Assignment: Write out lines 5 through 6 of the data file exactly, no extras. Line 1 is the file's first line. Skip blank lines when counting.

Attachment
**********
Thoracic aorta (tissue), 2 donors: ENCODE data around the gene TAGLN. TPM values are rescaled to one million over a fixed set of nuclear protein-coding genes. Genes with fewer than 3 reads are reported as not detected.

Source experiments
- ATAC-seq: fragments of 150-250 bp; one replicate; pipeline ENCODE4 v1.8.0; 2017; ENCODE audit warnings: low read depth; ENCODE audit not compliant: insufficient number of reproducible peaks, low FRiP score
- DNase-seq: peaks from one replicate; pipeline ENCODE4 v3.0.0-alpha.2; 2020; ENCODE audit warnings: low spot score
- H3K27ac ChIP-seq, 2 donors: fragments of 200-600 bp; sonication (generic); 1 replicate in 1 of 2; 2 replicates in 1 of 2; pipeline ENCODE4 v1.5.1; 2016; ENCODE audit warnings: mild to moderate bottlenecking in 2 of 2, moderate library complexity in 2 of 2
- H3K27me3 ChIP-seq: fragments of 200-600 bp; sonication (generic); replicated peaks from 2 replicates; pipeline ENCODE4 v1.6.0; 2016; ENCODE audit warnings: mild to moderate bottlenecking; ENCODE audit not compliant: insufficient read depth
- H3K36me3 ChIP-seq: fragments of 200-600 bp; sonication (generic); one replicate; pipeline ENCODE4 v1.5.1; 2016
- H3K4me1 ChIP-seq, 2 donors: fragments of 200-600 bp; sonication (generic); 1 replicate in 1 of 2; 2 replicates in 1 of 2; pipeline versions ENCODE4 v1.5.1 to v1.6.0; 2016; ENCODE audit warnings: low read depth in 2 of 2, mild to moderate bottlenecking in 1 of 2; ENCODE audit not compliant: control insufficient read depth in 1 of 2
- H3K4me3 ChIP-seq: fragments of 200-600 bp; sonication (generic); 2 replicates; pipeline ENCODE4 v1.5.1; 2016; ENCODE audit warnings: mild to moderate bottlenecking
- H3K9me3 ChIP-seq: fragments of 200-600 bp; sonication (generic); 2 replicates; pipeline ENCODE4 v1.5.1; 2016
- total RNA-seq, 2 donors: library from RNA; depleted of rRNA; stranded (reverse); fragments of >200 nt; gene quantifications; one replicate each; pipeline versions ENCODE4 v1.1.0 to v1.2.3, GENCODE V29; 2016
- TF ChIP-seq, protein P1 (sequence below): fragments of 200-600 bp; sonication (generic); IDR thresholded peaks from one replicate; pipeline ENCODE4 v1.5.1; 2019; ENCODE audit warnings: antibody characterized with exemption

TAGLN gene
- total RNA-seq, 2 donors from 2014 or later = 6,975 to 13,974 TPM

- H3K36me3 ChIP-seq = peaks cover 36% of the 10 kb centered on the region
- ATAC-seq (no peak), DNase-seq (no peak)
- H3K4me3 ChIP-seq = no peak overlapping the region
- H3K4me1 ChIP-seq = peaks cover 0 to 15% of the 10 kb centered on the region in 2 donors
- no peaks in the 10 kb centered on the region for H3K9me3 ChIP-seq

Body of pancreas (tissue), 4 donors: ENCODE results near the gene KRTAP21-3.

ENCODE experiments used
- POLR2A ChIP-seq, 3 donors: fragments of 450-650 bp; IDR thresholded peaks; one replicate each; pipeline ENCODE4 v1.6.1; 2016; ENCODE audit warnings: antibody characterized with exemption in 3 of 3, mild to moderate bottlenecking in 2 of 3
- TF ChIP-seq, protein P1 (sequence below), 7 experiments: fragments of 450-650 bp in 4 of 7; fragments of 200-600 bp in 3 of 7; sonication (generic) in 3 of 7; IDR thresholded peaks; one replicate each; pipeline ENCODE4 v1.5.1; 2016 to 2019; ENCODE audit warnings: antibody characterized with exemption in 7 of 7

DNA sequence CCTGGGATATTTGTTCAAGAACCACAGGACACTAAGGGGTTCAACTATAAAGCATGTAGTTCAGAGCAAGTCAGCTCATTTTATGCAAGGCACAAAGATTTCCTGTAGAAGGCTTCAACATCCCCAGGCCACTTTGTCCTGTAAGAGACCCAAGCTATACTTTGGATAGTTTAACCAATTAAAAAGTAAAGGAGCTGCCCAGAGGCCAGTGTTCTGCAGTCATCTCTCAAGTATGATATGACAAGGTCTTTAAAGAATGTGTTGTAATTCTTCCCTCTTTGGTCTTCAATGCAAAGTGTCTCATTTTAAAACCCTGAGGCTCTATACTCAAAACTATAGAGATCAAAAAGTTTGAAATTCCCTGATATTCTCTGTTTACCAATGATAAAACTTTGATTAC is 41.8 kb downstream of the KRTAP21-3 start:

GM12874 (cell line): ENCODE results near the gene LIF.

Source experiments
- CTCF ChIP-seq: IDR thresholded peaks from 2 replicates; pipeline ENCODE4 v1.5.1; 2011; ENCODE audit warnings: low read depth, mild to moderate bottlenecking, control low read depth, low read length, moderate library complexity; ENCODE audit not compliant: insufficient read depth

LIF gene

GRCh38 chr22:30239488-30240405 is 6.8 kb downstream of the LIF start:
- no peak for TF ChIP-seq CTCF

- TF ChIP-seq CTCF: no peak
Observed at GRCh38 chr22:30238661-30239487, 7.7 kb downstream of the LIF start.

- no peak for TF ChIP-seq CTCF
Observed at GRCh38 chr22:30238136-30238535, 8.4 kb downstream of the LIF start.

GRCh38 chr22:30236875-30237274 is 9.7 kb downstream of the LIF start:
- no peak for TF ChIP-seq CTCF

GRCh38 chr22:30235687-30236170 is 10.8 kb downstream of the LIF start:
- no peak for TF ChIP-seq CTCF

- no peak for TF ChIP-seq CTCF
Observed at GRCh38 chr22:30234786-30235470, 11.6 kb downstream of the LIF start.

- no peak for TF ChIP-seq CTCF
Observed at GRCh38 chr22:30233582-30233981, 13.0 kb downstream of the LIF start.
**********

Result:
- H3K27ac ChIP-seq, 2 donors: fragments of 200-600 bp; sonication (generic); 1 replicate in 1 of 2; 2 replicates in 1 of 2; pipeline ENCODE4 v1.5.1; 2016; ENCODE audit warnings: mild to moderate bottlenecking in 2 of 2, moderate library complexity in 2 of 2
- H3K27me3 ChIP-seq: fragments of 200-600 bp; sonication (generic); replicated peaks from 2 replicates; pipeline ENCODE4 v1.6.0; 2016; ENCODE audit warnings: mild to moderate bottlenecking; ENCODE audit not compliant: insufficient read depth